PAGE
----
48 High-Resolution WRF Simulations of the METCRAX 2 Mesoscale Environment

Tuesday, 28 June 2016
Green Mountain Ballroom (Hilton Burlington )
Matthew O. G. Hills, University of Utah, Salt Lake City, UT; and C. D. Whiteman, S. W. Hoch, and M. Lehner

High-resolution Weather Research and Forecasting (WRF) model simulations are performed for Intensive Observation Periods (IOPs) of the METCRAX 2 field campaign. The simulations test both the ability of the model to recreate the mesoscale environment of the crater and to help identify the source of some features of the background flow that were observed during the project.

A 1-km resolution nested domain covering Arizona is modeled for all 7 IOPs. Beginning with a standard model setup and 6 hours of spin-up time before sunset, all IOPs are simulated and verified against observations of temperature and wind taken at the Meteor Crater. These tests show a successful forecast of IOP 4, both in terms of the strength of the mesoscale katabatic drainage flow and its depth and vertical structure. Results from IOP 2 are also encouraging, although the timing of the modeled katabatic flow differs from observations. For the remaining five IOPs, the simulations do not verify well against observations - generally failing to generate a realistic drainage flow structure.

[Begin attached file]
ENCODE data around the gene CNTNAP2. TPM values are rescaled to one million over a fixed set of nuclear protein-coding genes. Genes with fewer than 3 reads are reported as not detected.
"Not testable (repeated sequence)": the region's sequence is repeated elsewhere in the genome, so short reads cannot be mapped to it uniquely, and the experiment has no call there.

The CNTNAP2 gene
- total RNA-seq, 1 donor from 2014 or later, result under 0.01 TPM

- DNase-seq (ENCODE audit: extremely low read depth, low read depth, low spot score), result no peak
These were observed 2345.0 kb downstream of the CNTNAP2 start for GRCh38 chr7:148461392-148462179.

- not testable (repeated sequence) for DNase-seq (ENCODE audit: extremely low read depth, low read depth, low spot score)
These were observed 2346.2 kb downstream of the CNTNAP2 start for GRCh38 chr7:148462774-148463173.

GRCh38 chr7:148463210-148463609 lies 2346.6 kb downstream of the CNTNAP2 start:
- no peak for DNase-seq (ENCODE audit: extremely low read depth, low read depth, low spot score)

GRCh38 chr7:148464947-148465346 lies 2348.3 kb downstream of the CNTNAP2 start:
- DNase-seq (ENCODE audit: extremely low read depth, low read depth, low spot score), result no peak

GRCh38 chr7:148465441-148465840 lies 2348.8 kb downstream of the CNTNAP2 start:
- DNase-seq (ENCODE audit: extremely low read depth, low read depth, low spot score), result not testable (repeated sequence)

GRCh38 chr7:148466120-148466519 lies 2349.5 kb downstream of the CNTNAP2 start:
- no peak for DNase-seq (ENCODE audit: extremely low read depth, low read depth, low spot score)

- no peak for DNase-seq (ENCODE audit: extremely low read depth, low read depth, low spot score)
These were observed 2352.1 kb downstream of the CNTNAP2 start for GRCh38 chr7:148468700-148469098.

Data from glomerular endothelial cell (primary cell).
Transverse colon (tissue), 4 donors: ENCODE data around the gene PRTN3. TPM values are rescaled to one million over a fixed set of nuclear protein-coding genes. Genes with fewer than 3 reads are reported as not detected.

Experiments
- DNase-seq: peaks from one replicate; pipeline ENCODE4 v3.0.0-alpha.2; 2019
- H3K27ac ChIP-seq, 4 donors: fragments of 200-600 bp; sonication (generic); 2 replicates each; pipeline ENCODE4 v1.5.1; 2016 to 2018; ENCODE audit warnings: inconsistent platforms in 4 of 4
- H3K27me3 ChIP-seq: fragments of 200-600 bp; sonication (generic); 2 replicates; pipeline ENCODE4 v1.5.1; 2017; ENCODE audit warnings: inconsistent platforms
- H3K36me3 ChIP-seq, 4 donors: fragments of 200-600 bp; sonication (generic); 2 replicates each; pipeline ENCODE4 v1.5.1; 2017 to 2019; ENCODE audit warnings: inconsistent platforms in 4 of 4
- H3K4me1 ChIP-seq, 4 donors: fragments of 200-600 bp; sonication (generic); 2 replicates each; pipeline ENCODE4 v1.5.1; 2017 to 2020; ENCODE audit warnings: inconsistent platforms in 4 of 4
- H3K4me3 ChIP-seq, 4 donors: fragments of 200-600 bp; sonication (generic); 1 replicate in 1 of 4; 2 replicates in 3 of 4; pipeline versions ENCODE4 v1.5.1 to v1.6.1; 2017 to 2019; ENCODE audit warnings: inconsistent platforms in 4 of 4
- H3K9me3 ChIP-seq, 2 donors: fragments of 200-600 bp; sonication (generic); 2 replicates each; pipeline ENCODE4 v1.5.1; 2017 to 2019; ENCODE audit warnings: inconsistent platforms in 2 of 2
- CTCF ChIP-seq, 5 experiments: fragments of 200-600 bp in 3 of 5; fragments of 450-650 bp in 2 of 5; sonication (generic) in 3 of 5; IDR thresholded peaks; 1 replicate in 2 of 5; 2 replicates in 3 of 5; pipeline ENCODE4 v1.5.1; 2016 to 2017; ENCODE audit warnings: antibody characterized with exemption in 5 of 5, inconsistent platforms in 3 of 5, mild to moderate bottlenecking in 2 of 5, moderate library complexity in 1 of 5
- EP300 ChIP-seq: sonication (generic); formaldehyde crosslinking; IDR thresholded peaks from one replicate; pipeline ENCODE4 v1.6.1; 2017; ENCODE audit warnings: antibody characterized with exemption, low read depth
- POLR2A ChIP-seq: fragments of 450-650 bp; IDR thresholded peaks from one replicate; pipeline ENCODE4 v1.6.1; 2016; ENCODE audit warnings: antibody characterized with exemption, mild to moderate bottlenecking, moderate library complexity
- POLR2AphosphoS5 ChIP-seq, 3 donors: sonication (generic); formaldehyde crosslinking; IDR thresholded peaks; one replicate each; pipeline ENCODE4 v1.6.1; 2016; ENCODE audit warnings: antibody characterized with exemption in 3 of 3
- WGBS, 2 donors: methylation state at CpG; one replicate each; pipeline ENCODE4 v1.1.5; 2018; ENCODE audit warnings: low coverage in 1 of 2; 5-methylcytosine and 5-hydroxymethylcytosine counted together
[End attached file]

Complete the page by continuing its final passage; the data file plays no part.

We attempt to improve simulations of all IOPs by adjusting the model parameterizations and changing the model domain and spin-up time. Simulations are shown to be predominantly sensitive to changes in the land-surface model and radiation schemes, with significant reduction in model error in runs using increased parameterization complexity. Changes in radiation scheme do not add significantly to the total model run time. In contrast, improved results from LSM changes lead to significant increases in computational expense. Increased vertical resolution in the lowest 1 km of the atmosphere also leads to improved modeling of the katabatic flow in some of the IOPs.

Our WRF simulations are used to investigate the mechanisms leading to different katabatic flow depths during different IOPs. Of particular interest is the deep (~500m) southwesterly flow during IOP 4 and whether this could be characterized as a katabatic flow at all heights, or if some other mesoscale circulation was present. Simulations show that the deep flow during IOP 4 is related to the upstream terrain and displays the properties indicative of a katabatic flow. The strong, deep flow was highly localized in the simulations and closely related to the locations of valleys emanating from the upstream plateau. Simulations with the upstream ridge smoothed and reduced in height show a corresponding decrease in katabatic flow depth during IOP 4, with less impact in IOPs where WRF is able to generate a drainage flow. Other mesoscale aspects of the flow relating to METCRAX 2 observations are also investigated.

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